Model-Driven Telemetry and Pipeline

On the last two videos, we went over the basic concepts of model-driven telemetry and presented a demo using pipeline and other tools.

ūü§Ė¬†Here’s what we used:

XRv IOS-XR

This is the XRv configuration, notice I cared to configure NTP, this is because I want to make sure the telemetry data goes out with the correct UTC timestamp, which will make our lives easier when working with InfluxDB and Grafana:

Also, notice the sensor-group called EVENT-SENSORS, when referenced under the subscription, is configured with¬†a sample-interval of¬†0, this means it will behave like an “event-driven”¬†sensor, which is why we’re using it for our syslog. In the videos referenced above, we had our event-sensors inside an additional subscription that was referencing the same destination-group, which achieves the same outcome, so, as you can see, there’s some good flexibility within the [telemetry model-driven] hierarchy.

Note: You can quickly see the YANG models available in your IOS-XR device by looking in the /pkg/yang directory from the router shell:

BIRD Routing Daemon

The strategy for BIRD will be to import all the routes under [protocol static] and then use filters to split the ones that we’re going to advertise via BGP and the ones advertised via OSPF. For BIRD to acknowledge our static routes, they have to be in the format of “route prefix/prefix-length next-hop“, so we can use this Python3 script to generate the route files:

And then:

The above will generate 20K 10.44.X.X and 15K 10.88.X.X routes in files called bird.bgp  and bird.ospf respectively.

And this is the configuration file we’re using for BIRD:

The official site has good documentation that will help you get started if this is your first time working with BIRD.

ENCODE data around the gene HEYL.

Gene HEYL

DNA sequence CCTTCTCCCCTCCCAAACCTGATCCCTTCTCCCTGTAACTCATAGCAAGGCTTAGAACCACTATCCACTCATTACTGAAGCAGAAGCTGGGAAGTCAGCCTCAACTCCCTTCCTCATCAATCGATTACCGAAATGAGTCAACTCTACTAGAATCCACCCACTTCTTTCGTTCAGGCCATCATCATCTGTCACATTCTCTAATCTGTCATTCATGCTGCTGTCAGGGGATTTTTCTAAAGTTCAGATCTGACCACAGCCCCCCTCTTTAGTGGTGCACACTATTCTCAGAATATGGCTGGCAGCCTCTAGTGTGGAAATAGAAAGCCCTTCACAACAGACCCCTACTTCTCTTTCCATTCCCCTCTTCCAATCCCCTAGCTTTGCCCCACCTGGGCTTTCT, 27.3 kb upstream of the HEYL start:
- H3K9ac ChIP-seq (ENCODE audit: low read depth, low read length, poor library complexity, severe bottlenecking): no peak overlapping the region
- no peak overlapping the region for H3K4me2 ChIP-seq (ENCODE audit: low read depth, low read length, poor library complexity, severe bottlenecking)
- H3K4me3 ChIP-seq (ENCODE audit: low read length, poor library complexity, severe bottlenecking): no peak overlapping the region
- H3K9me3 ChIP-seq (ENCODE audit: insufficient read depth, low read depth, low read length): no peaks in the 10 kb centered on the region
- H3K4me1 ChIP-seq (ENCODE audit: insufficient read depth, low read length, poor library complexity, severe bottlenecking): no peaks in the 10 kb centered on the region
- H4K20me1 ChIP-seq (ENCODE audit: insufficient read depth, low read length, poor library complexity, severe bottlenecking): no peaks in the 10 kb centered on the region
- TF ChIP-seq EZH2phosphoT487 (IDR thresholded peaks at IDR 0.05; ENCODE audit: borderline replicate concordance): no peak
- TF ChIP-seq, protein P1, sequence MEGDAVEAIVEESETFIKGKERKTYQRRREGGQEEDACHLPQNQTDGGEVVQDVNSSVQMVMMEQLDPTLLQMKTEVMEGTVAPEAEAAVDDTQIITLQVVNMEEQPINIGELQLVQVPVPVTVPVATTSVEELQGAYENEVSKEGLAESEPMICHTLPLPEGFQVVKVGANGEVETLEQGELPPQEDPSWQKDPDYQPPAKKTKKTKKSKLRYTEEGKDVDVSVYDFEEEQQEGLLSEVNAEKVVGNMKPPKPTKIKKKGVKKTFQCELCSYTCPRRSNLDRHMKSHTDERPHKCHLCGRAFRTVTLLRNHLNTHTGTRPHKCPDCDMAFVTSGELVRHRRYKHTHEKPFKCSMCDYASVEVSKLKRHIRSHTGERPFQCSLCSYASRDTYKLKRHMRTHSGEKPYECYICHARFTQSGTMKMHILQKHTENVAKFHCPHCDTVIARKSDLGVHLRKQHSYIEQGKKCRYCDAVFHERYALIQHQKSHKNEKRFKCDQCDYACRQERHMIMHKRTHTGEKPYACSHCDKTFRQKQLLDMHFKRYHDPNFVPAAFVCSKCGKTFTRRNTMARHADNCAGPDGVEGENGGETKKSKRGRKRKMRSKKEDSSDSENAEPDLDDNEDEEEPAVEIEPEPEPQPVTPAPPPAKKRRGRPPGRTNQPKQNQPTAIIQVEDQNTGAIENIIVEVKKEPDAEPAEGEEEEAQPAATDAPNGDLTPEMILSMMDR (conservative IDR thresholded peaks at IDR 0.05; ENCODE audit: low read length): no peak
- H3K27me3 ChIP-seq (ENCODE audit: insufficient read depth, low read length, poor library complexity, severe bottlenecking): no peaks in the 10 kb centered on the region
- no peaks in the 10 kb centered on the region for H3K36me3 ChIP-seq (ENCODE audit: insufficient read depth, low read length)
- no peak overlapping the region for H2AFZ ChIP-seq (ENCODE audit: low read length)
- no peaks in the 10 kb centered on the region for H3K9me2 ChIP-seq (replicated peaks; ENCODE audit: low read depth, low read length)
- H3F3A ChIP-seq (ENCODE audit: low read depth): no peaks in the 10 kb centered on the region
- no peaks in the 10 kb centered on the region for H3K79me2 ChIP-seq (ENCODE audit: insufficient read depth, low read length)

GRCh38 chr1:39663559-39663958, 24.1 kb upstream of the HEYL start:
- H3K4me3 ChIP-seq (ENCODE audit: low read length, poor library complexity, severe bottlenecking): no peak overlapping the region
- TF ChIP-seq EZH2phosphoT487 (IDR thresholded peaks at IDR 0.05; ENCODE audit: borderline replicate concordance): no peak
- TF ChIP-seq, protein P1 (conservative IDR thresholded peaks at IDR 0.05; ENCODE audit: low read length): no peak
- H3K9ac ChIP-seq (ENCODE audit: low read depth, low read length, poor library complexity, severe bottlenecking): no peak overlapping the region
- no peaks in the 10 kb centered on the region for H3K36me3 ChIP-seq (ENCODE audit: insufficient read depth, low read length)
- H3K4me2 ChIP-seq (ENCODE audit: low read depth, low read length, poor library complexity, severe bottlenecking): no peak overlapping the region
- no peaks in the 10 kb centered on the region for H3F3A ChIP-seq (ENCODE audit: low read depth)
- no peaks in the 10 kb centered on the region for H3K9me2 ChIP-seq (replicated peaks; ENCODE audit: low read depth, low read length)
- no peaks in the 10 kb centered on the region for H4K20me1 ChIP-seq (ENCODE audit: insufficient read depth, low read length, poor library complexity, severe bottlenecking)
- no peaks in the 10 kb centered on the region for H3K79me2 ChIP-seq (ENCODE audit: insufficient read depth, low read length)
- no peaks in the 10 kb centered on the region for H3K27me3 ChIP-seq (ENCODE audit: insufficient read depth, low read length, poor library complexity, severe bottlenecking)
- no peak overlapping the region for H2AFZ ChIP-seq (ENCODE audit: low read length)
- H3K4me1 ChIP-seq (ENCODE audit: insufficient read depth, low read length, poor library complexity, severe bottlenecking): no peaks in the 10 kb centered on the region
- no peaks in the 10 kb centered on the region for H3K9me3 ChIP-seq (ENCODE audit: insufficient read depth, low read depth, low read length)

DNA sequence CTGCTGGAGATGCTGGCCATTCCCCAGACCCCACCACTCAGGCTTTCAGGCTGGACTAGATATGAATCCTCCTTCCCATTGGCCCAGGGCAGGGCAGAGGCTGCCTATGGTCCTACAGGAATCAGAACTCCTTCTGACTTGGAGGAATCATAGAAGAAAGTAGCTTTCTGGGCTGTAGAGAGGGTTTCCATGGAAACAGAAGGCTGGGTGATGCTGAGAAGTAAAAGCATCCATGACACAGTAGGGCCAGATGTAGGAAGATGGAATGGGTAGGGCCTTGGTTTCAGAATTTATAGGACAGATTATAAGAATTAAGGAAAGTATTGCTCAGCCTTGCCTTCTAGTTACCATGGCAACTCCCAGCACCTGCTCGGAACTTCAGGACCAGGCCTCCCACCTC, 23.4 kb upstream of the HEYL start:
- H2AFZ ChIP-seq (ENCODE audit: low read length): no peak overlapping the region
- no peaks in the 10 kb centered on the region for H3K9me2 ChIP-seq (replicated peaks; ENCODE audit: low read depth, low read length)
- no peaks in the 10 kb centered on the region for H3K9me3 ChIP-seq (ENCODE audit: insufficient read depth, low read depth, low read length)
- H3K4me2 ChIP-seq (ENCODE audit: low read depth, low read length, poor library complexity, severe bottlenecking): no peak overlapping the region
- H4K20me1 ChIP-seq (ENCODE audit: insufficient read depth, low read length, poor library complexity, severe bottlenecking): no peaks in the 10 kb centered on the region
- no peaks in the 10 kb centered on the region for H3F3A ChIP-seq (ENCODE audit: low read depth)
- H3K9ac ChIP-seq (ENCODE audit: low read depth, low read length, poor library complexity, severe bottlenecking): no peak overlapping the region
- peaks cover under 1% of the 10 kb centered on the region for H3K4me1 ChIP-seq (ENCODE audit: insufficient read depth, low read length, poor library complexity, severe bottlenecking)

Pipeline

I found the telemetry tutorials on xrdocs to be the most helpful when it comes to getting started with pipeline, the links to the specific articles are listed at the end of this post.

This is the pipeline configuration file, the xport_input section called [fromRouters] matches the settings of the destination-group we configured previously in the XRv router:

As far as the metrics.json¬†file, pipeline comes with a few sensors already defined, so I’ve excluded those from this gist, for brevity:

InfluxDB and Grafana

Pipeline comes with a shell script to quickly spin up a Grafana and Prometheus containers, so I got rid of the Prometheus line and added one for InfluxDB instead, the shell script is called  run.sh and can be found under bigmuddy-network-telemetry-pipeline/tools/monitor :

Notice we are not doing any port publishing -p¬†because the network type¬†–net¬†is set to host, so the ports exposed in the respective container images will be automatically exposed to the host’s network (my 10.0.0.0/24 LAN).

InfluxDB

The shell script will start the container exposing port 8086 and will save it with an id/tag of “influxdb“.¬† Then we can go inside the container and do what we need to do using the Influx CLI:

This is an example query from Postman, using the timestamp to query like this comes handy, especially when trying to figure out if the telemetry data is making it into the database:

Grafana

Grafana by default will be exposed on port 3000, so you can simply browse to it after spinning up the container. Make sure you configure the data source as an InfluxDB type and be mindful of the HTTP access type (direct/proxy) if you’re reaching the Grafana URL from an external machine and not from localhost.

Here are a few query strings I’m using for the dashboard that I showed in the demo:

References and Resources

Everything you need to know about Pipeline

Filtering in Telemetry. Where to apply and why?

Using Pipeline: Integrating with InfluxDB

Configuring Model-Driven Telemetry (MDT)

BIRD 1.6.4 User’s Guide

YangModels repository